For Better or Worse, Bill Ackman Joins Big Pharma’s M&A Frenzy

Source: Thinkstock

Source: Thinkstock

Activist investor Bill Ackman, who has recently taken a major role in Valeant Pharmaceuticals Intl Inc.‘s (NYSE:VRX) potential takeover of Allergan Inc. (NYSE:AGN), first approached Botox-maker Allergan Inc. last week with an unsolicited offer for the company, which was promptly denied; Valeant and Ackman first teamed up last month.

Now, it seems, Ackman would like to give some advice. The investor, who runs Pershing Square Capital Management, sent Allergan a letter in which he cautioned the company against taking another offer if it didn’t provide a better value than Valeant Pharmaceutical’s $47 billion bid.

“Even if Allergan were able to identify a transaction that offers higher cash value than the estimated value of the Valeant proposal at the time of the transaction closure we do not believe such a cash transaction would be necessarily superior to Valeant’s stock and cash offer,” Ackman wrote, per Reuters on Tuesday. “Today Allergan is in a good position to negotiate with Valeant. This may not always be the case.”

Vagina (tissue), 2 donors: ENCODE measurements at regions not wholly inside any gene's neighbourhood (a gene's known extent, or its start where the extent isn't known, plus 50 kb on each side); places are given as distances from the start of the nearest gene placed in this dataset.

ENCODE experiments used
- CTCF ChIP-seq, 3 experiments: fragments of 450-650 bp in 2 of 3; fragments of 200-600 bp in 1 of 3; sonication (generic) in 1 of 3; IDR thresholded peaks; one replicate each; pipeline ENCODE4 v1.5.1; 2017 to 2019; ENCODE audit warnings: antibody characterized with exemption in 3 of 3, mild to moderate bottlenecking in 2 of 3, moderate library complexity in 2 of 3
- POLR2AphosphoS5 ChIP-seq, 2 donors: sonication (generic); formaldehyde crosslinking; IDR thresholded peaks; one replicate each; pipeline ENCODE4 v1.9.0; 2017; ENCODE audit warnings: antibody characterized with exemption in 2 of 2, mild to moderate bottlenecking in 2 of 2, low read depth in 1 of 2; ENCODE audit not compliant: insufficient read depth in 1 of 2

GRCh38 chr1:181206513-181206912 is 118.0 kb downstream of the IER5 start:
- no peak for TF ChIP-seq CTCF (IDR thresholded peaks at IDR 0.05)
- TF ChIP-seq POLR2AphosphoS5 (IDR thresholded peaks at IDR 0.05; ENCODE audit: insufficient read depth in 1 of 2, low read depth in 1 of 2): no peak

Previous to Ackman and Valeant’s courting, Allergan had been preparing for talks with Shire plc, about a potential acquisition, though Shire has actually refused previous offers from Allergan, according to Reuters. For his part Ackman claims that a Shire acquisition deal by Allergan would lack “strategic rationale,” and wouldn’t be “superior to the Valeant transaction.”

But Ackman wrote the letter in part to encourage Allergan to begin talks with Valeant; his understanding when he wrote the letter, according to FiercePharma, was that the company was attempting to look for other suitors. Looking for a different suitor, Ackman says, makes more sense then a deal with Ireland’s Shire. Thus far, it seems that Allergan has contacted both France’s Sanofi and American Johnson & Johnson regarding a potential takeover.